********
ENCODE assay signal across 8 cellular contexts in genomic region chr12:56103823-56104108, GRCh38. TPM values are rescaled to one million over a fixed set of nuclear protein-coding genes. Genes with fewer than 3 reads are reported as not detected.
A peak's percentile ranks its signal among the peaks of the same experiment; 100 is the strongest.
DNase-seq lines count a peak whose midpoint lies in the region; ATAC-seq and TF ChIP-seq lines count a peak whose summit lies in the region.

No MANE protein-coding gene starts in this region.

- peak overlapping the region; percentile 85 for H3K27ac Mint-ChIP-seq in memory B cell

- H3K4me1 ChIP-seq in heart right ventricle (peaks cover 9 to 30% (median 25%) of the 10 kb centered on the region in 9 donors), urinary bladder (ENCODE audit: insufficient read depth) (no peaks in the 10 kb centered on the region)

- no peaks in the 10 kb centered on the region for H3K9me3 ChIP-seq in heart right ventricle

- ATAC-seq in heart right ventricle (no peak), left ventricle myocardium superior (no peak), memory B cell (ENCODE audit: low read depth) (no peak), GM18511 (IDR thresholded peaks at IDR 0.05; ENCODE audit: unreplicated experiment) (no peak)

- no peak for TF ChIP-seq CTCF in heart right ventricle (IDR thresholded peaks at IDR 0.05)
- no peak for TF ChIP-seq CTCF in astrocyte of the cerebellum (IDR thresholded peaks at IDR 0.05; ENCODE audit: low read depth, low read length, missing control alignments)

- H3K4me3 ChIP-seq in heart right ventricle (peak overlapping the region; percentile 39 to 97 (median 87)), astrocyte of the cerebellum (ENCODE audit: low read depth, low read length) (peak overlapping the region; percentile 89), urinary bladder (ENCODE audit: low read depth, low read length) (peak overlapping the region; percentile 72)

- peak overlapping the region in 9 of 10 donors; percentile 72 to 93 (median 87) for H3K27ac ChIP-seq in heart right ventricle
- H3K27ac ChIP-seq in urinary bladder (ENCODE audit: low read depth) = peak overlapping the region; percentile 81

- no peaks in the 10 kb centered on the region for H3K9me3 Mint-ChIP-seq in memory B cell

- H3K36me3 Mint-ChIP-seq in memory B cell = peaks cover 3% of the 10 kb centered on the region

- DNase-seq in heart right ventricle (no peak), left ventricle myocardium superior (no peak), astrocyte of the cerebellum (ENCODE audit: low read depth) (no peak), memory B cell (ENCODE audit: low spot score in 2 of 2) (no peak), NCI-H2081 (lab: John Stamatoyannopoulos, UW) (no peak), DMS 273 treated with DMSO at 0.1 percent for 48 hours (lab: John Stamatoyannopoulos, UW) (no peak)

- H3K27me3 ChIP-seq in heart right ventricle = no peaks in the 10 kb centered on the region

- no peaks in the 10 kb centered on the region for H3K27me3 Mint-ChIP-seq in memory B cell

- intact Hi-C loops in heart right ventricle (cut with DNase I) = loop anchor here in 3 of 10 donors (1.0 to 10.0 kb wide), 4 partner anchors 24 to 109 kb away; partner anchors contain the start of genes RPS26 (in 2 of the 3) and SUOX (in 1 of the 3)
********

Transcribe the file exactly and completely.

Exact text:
ENCODE assay signal across 8 cellular contexts in genomic region chr12:56103823-56104108, GRCh38. TPM values are rescaled to one million over a fixed set of nuclear protein-coding genes. Genes with fewer than 3 reads are reported as not detected.
A peak's percentile ranks its signal among the peaks of the same experiment; 100 is the strongest.
DNase-seq lines count a peak whose midpoint lies in the region; ATAC-seq and TF ChIP-seq lines count a peak whose summit lies in the region.

No MANE protein-coding gene starts in this region.

- peak overlapping the region; percentile 85 for H3K27ac Mint-ChIP-seq in memory B cell

- H3K4me1 ChIP-seq in heart right ventricle (peaks cover 9 to 30% (median 25%) of the 10 kb centered on the region in 9 donors), urinary bladder (ENCODE audit: insufficient read depth) (no peaks in the 10 kb centered on the region)

- no peaks in the 10 kb centered on the region for H3K9me3 ChIP-seq in heart right ventricle

- ATAC-seq in heart right ventricle (no peak), left ventricle myocardium superior (no peak), memory B cell (ENCODE audit: low read depth) (no peak), GM18511 (IDR thresholded peaks at IDR 0.05; ENCODE audit: unreplicated experiment) (no peak)

- no peak for TF ChIP-seq CTCF in heart right ventricle (IDR thresholded peaks at IDR 0.05)
- no peak for TF ChIP-seq CTCF in astrocyte of the cerebellum (IDR thresholded peaks at IDR 0.05; ENCODE audit: low read depth, low read length, missing control alignments)

- H3K4me3 ChIP-seq in heart right ventricle (peak overlapping the region; percentile 39 to 97 (median 87)), astrocyte of the cerebellum (ENCODE audit: low read depth, low read length) (peak overlapping the region; percentile 89), urinary bladder (ENCODE audit: low read depth, low read length) (peak overlapping the region; percentile 72)

- peak overlapping the region in 9 of 10 donors; percentile 72 to 93 (median 87) for H3K27ac ChIP-seq in heart right ventricle
- H3K27ac ChIP-seq in urinary bladder (ENCODE audit: low read depth) = peak overlapping the region; percentile 81

- no peaks in the 10 kb centered on the region for H3K9me3 Mint-ChIP-seq in memory B cell

- H3K36me3 Mint-ChIP-seq in memory B cell = peaks cover 3% of the 10 kb centered on the region

- DNase-seq in heart right ventricle (no peak), left ventricle myocardium superior (no peak), astrocyte of the cerebellum (ENCODE audit: low read depth) (no peak), memory B cell (ENCODE audit: low spot score in 2 of 2) (no peak), NCI-H2081 (lab: John Stamatoyannopoulos, UW) (no peak), DMS 273 treated with DMSO at 0.1 percent for 48 hours (lab: John Stamatoyannopoulos, UW) (no peak)

- H3K27me3 ChIP-seq in heart right ventricle = no peaks in the 10 kb centered on the region

- no peaks in the 10 kb centered on the region for H3K27me3 Mint-ChIP-seq in memory B cell

- intact Hi-C loops in heart right ventricle (cut with DNase I) = loop anchor here in 3 of 10 donors (1.0 to 10.0 kb wide), 4 partner anchors 24 to 109 kb away; partner anchors contain the start of genes RPS26 (in 2 of the 3) and SUOX (in 1 of the 3)